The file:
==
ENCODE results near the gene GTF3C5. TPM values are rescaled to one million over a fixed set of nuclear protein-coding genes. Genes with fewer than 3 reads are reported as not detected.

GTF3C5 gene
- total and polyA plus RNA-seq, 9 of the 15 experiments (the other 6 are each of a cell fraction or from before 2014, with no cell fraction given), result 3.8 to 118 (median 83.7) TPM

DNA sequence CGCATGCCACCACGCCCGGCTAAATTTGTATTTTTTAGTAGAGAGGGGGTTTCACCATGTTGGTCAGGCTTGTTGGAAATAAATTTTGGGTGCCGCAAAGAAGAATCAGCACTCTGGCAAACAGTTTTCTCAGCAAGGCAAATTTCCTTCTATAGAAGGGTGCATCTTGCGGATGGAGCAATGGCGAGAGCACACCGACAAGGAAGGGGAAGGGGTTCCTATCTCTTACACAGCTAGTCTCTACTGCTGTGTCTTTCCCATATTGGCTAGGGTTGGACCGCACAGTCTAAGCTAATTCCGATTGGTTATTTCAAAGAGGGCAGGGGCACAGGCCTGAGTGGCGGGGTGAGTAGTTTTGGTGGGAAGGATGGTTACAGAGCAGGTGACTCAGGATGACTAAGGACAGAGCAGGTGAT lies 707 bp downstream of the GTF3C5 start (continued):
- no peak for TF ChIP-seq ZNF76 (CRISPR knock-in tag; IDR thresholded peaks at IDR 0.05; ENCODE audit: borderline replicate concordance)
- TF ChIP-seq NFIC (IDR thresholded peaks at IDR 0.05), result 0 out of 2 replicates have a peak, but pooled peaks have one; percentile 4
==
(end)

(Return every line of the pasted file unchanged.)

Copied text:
ENCODE results near the gene GTF3C5. TPM values are rescaled to one million over a fixed set of nuclear protein-coding genes. Genes with fewer than 3 reads are reported as not detected.

GTF3C5 gene
- total and polyA plus RNA-seq, 9 of the 15 experiments (the other 6 are each of a cell fraction or from before 2014, with no cell fraction given), result 3.8 to 118 (median 83.7) TPM

DNA sequence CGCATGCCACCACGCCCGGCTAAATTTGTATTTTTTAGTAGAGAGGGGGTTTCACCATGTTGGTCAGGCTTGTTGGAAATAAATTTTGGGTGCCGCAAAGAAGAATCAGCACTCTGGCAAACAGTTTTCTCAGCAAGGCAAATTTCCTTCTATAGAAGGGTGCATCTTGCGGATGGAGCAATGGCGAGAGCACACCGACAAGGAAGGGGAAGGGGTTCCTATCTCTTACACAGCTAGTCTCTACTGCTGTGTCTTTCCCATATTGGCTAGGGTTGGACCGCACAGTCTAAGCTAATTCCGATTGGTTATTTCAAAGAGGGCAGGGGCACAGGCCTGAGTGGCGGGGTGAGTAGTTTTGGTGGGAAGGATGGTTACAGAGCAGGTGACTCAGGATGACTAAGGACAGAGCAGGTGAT lies 707 bp downstream of the GTF3C5 start (continued):
- no peak for TF ChIP-seq ZNF76 (CRISPR knock-in tag; IDR thresholded peaks at IDR 0.05; ENCODE audit: borderline replicate concordance)
- TF ChIP-seq NFIC (IDR thresholded peaks at IDR 0.05), result 0 out of 2 replicates have a peak, but pooled peaks have one; percentile 4